SINTN Stanford Institute for Neuro-Innovation & Translational Neurosciences

The Stanford Neurosciences Institute
proudly announces a research seminar by

Melissa Rolls

"Can dendrite injury trigger regeneration, or is death the only option?"

October 11th, 2012 - 4:30 - Clark Auditorium

Melissa Rolls PhD
Assistant Professor
Biochemistry and Molecular Biology
Penn State

Website: Rolls lab Web Site

A conversation with Melissa Rolls with the Stanford group Neuwrite West can be streamed or downloaded here: Rolls conversation


Abstract:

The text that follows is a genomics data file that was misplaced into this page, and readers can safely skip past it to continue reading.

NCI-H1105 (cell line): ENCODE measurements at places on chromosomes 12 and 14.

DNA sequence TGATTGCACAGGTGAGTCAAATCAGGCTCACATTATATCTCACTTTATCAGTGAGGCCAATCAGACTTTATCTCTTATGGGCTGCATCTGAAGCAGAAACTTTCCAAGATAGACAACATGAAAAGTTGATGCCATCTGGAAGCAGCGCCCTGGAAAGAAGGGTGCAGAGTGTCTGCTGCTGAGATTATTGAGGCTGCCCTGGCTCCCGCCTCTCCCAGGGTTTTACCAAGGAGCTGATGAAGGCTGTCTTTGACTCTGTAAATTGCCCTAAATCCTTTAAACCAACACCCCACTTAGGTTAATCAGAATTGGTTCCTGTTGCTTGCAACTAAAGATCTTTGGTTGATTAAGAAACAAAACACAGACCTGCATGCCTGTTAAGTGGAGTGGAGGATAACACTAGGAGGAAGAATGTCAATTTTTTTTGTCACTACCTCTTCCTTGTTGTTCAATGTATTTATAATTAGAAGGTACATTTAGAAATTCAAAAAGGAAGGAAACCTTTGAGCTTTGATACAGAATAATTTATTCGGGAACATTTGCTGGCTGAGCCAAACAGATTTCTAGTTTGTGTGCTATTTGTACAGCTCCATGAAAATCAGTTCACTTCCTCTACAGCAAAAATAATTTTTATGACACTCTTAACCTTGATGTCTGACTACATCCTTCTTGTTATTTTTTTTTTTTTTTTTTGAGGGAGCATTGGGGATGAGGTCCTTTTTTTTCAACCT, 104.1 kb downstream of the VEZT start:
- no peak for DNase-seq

My lab uses a simple and tractable model system to study neuronal responses to injury. Using Drosophila larvae, we can perform controlled injuries to single neurons and visualize intracellular events that are triggered as the cells respond. We are exploring cellular mechanisms of axon regeneration, as well as axon and dendrite degeneration. Recently, we have begun to explore a new area: dendrite regeneration. Dendrites are very susceptible to damage during excitotoxic events including stroke and traumatic brain injury. The only known outcomes of dendrite damage are immediate recovery after short-term stress, or death after longer-term insults. We have asked whether dendrite regeneration is a previously unexplored strategy for surviving dendrite damage. We find that both larval and adult neurons can regenerate dendrites after complete removal. Moreover, dendrite regeneration does not rely on the conserved DLK pathway required for axon regeneration. We propose that neurons have two completely independent regeneration pathways, one for axons and one for dendrites.

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